The TMK ladies were chatting in the office this week about how we make Christmas “ours” – what were the traditions that our family enjoyed every Christmas that made it just that bit different and special and “simply wouldn’t be Christmas without ” and as we grew up (whether we want to our not) and established our own families what are the new Christmas rituals that we look forward to and hope that our children will in turn embrace?
A family tradition I started when I had my own children was a new pair of fluffy cosy pajamas all wrapped up and allowed to be worn on Christmas Eve as we sit together watching a family movie and before tucking them into bed and doing any last bits of wrapping for those forgotten presents you just remembered you’d hidden away. Just would not be the same without having this little ritual and there’s something amazingly comforting about this simple act which always makes me very happy and thankful.
One tradition started a few years ago on the 1st December. We read one chapter a night of the Advent Story Book by Chris Schnieder. It is basically a retelling the Christmas story one day at a time. Each story is about the bear looking for the new born baby, with a simple moral relating to the Christmas message. On Christmas Eve, not only do we read the final chapter, we also read The Night Before Christmas and the nativity. This winds the children into an absolute frenzy and last year they ran around the house
squealing I mean singing ‘Santa Claus is coming to Town’!
My family tradition is steak and chips on Christmas Eve! We usually have chicken on Christmas Day (we’re not that keen on turkey) but the meal we all get excited about is the steak, chips, peas, onions and tomatoes. When Mum and Dad have spent Christmas on their own, because my brother and I have committed ourselves elsewhere, they have their steak and chips on Christmas Day instead.
Two key things spring to mind. Firstly, there are no Christmas decorations in place before 13th December. My late Mother’s birthday was December 12th and it was nice for her to have her birthday without it being totally eclipsed by Christmas – so now we’ve made the 13th “our” decorating day. I also like that the house isn’t over run by Christmas for more than 24 days! But beware anyone who is scarily organised (Penny I’m looking at you). Christmas cards arriving before that date are opened, admired and filed until the 13th! Similar to Nat we celebrate Christmas Eve with a box for the children. Their joint present contains a new onesie, a new dvd and some popcorn and hot chocolate. We start our family celebrations snuggled up together on the sofa sharing treats, entertainment and cuddles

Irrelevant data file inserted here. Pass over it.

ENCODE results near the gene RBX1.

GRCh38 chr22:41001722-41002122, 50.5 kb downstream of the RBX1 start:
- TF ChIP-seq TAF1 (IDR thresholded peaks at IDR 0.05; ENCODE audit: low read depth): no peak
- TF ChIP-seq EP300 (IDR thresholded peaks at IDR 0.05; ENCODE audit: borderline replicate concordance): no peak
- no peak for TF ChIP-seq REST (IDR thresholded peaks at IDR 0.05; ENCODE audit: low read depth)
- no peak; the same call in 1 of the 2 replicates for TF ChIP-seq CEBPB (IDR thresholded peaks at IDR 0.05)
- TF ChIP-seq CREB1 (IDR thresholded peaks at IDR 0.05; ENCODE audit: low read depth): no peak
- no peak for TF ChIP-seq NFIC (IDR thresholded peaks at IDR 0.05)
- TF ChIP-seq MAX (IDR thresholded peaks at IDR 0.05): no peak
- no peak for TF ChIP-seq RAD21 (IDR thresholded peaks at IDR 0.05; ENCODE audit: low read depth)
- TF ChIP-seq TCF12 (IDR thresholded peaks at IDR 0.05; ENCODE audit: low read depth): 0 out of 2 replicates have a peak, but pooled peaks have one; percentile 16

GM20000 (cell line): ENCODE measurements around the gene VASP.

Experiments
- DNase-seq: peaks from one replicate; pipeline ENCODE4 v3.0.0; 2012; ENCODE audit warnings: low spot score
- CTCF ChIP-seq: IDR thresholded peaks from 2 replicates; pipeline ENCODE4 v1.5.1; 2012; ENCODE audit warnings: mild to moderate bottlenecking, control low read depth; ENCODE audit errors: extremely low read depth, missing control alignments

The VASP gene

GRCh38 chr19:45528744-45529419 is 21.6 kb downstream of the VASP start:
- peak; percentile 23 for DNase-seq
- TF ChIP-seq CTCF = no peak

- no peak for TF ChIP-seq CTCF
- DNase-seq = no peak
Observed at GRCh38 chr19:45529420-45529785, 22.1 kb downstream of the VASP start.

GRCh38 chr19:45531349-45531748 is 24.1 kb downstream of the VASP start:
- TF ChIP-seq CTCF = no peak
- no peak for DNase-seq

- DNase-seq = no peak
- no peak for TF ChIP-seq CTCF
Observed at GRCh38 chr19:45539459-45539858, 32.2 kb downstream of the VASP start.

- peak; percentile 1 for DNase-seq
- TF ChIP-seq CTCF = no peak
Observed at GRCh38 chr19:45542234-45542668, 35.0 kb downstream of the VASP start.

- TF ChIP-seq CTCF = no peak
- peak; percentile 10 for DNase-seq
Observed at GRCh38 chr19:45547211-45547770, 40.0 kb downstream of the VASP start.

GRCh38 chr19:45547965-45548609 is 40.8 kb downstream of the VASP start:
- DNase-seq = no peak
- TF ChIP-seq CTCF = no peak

I am that annoying neighbour that always puts her tree up on the last weekend in November and tries to string out the ‘holidays’ for as long as I can. There are a few traditions that I’ve only just realised happen in our family, some which aren’t unique to us but make the children super excited anyway. Firstly my mum, every year, takes the children out individually to by our presents and this year she had them to sleep over which gave me, much needed time to wrap the gifts. They squealed with delight when they got home to find the Christmas Eve parcels under the tree. These always contain brand, spanking new PJ’s so they know what to expect but they get so excited. Even I get excited that I’ve wrapped up some new ones for me too.
Christmas Hams ALWAYS make an appearance and we end up making them for a few families every year now. One of these hams usually lasts about a week with us all carving a slice off when we walk by (teamed with Tiger Bread and Lurpack = heaven!) A christmas log also adorns the Christmas Plate and contains enough chocolate to warrant the scales slipping further under the bath.
This year we’re going to try something different, we’re not going to have Christmas Dinner! Shock, horror! Instead, we’re going to have a nice big meal on Christmas Eve followed by me reading The Night Before Christmas and then we’re going to open presents (just the ones from Mummy and Daddy as he’s working on Christmas Day) On Christmas morning the kids will, hopefully, find sacks of goodies from Santa and then we’ll spend the rest of the day in our, new, Pj’s and eating leftovers.
Our Christmases tend to be shaped by my husband’s job – he manages a hotel and has to work hard during the run up to Christmas and until after lunch every Christmas Day. To make up for less family time, we let the kids open a special present on Christmas Eve, when we also put out our Santa snacks and reindeer food. I’m inspired to add PJs, DVDs and hot chocolate to our Christmas Eve traditions now. Our Christmas Day itself is actually pretty low key and we save our big Christmas dinner for Boxing Day, when we can all be together. The highlight of the meal is finding the coins hidden in the Christmas pudding. Christmas lunch is always followed by fiendishly competitive game playing and more than a few Christmas cocktails.
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This post is linked to #ordinarymoments on Mummy Daddy Me